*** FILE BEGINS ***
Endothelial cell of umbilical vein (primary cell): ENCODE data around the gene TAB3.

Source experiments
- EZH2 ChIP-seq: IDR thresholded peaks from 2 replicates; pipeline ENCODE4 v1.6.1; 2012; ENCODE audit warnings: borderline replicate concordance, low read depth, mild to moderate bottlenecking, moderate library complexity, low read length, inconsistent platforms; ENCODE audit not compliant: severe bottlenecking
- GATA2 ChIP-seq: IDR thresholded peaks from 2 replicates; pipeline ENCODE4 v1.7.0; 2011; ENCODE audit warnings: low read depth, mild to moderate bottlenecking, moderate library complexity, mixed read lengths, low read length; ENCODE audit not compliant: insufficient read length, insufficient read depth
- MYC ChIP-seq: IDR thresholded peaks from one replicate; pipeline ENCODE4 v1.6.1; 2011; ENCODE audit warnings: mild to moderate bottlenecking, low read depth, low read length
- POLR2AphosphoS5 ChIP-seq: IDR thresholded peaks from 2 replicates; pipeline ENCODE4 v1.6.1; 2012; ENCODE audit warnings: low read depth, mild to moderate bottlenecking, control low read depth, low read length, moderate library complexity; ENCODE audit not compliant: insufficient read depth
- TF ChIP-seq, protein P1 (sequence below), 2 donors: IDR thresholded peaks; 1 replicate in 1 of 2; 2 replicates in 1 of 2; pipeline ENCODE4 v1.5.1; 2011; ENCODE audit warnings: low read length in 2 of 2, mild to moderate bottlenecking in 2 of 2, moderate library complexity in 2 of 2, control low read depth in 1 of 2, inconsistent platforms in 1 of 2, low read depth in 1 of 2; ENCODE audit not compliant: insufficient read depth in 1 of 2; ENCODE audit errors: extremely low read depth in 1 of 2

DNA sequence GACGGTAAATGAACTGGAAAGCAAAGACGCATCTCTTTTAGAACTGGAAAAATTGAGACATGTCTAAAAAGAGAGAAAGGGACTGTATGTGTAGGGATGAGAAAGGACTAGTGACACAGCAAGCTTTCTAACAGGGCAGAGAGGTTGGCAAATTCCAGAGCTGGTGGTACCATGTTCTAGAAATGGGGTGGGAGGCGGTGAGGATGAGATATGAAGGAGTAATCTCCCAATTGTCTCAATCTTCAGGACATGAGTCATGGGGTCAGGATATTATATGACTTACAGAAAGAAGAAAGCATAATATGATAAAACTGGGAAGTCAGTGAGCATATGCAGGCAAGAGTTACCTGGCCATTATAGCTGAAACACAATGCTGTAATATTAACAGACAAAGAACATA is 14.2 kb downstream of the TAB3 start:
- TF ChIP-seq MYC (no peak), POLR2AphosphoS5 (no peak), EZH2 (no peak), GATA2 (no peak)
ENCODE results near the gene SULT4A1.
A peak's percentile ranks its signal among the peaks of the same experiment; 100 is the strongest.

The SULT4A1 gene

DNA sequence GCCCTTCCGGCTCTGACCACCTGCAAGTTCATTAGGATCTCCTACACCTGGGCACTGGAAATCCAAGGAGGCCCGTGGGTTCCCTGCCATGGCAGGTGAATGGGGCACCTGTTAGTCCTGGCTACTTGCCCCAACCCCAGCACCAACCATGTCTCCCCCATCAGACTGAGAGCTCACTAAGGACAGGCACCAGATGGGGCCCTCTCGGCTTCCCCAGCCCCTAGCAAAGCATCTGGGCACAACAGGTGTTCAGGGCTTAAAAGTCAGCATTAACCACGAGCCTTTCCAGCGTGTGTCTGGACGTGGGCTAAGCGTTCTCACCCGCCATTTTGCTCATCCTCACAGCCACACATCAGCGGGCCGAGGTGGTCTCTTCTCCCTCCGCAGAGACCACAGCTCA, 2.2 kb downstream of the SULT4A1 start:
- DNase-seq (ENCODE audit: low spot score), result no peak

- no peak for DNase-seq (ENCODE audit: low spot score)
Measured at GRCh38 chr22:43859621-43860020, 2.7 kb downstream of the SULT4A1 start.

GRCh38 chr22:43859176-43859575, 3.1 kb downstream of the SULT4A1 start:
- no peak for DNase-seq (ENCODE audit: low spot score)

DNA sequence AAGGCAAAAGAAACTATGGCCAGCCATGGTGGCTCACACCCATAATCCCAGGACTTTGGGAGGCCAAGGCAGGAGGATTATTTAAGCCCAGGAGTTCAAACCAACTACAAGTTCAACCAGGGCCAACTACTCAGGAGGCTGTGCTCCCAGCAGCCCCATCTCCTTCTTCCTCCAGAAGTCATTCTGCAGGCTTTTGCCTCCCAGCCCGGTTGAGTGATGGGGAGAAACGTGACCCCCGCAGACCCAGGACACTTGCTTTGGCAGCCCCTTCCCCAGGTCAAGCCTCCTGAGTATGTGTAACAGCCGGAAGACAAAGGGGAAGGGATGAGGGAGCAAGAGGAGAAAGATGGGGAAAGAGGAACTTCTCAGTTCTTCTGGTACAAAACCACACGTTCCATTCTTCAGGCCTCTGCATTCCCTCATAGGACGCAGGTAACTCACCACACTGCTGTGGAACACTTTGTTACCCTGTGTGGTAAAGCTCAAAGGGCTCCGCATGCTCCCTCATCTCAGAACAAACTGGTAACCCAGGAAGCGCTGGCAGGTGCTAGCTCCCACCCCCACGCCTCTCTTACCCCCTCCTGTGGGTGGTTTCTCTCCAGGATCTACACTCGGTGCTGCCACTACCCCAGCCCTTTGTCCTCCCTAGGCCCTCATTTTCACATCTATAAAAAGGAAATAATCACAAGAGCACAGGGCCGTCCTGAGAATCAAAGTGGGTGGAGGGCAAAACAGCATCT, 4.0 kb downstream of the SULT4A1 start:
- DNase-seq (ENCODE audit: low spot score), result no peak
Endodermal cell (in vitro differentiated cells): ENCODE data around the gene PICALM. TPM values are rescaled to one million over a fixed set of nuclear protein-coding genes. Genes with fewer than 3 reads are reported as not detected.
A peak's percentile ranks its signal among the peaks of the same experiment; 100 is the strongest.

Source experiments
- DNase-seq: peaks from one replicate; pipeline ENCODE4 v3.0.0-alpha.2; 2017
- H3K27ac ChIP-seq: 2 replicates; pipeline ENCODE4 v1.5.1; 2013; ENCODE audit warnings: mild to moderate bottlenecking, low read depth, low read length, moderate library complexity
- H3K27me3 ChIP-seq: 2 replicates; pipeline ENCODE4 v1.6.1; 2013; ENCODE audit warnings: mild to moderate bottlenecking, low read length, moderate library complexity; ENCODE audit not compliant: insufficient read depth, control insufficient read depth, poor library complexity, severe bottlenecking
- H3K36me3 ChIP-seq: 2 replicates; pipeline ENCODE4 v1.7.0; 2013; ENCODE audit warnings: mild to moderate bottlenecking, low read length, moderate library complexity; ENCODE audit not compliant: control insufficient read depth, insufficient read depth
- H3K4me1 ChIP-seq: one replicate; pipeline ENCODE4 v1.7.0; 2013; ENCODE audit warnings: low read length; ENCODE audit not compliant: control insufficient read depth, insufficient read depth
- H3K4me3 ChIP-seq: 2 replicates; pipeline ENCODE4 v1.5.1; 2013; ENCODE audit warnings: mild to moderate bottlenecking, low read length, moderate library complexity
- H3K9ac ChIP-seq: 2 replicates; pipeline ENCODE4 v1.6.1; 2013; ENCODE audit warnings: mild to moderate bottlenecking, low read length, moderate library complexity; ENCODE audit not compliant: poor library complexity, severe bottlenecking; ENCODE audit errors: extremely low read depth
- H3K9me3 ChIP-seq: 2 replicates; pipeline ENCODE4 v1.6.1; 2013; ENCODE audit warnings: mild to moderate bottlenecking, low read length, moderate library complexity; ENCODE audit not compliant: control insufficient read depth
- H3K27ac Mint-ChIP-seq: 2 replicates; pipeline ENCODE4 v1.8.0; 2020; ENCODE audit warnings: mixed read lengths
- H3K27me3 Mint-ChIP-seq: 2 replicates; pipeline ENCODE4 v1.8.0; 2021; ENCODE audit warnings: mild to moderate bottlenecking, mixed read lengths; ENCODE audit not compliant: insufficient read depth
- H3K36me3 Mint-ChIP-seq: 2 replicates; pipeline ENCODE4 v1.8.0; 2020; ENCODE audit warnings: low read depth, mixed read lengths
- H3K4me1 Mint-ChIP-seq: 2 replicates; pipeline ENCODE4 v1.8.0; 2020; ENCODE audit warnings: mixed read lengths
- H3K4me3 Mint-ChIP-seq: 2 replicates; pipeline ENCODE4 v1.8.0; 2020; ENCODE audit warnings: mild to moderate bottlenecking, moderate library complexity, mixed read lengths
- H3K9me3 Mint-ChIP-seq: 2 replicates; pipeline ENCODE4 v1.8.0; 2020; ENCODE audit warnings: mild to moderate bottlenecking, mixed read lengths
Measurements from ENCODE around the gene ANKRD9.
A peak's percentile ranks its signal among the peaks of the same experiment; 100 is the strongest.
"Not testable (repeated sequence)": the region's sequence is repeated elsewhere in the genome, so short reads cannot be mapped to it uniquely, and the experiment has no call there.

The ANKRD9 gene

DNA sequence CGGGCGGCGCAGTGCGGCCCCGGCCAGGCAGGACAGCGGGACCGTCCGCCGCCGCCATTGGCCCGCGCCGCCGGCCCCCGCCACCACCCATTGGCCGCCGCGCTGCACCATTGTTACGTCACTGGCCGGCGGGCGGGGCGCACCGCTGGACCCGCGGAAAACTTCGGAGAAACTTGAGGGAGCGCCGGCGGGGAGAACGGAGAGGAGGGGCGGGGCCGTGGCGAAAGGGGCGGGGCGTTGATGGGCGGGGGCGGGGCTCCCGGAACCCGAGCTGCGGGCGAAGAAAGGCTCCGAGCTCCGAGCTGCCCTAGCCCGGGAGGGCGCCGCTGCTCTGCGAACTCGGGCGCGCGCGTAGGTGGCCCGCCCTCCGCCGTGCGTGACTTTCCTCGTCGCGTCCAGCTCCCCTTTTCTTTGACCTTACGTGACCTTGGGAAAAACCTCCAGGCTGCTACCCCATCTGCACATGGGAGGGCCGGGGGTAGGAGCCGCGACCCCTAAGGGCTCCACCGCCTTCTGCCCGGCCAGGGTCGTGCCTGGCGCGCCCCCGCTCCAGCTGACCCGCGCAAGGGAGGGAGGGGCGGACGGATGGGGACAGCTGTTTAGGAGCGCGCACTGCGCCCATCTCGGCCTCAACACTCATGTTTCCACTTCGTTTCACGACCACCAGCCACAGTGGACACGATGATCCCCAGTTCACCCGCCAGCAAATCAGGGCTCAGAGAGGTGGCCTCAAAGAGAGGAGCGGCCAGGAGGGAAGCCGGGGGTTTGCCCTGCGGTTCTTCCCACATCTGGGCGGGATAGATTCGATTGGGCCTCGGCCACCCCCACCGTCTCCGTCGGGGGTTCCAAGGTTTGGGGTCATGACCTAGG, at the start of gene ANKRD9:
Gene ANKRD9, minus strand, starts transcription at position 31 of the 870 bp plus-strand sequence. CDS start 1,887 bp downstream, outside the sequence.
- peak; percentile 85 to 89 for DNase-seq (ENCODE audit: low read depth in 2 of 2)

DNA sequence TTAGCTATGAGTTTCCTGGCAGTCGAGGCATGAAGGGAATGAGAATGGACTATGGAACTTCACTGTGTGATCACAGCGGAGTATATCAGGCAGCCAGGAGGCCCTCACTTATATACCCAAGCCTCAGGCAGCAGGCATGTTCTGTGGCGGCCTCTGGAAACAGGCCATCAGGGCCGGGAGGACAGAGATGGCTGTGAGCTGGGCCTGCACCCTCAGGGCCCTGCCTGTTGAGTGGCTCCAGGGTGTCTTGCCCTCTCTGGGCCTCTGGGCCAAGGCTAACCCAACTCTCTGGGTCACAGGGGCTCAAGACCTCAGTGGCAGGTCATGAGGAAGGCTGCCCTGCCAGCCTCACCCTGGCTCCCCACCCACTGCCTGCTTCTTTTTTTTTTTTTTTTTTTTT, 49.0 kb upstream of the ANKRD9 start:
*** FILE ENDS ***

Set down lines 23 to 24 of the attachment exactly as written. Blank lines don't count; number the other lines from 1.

Source experiments
- DNase-seq: peaks from one replicate; pipeline ENCODE4 v3.0.0-alpha.2; 2017